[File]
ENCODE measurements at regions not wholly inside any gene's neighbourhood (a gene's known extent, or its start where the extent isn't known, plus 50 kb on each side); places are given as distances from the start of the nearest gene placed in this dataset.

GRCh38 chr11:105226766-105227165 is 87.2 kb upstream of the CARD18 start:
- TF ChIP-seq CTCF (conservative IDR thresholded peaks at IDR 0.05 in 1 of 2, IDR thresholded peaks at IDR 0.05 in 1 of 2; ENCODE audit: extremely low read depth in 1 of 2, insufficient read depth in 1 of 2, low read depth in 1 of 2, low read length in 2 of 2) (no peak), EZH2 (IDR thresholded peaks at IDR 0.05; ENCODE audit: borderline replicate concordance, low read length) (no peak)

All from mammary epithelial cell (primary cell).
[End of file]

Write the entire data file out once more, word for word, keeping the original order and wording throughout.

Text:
ENCODE measurements at regions not wholly inside any gene's neighbourhood (a gene's known extent, or its start where the extent isn't known, plus 50 kb on each side); places are given as distances from the start of the nearest gene placed in this dataset.

GRCh38 chr11:105226766-105227165 is 87.2 kb upstream of the CARD18 start:
- TF ChIP-seq CTCF (conservative IDR thresholded peaks at IDR 0.05 in 1 of 2, IDR thresholded peaks at IDR 0.05 in 1 of 2; ENCODE audit: extremely low read depth in 1 of 2, insufficient read depth in 1 of 2, low read depth in 1 of 2, low read length in 2 of 2) (no peak), EZH2 (IDR thresholded peaks at IDR 0.05; ENCODE audit: borderline replicate concordance, low read length) (no peak)

All from mammary epithelial cell (primary cell).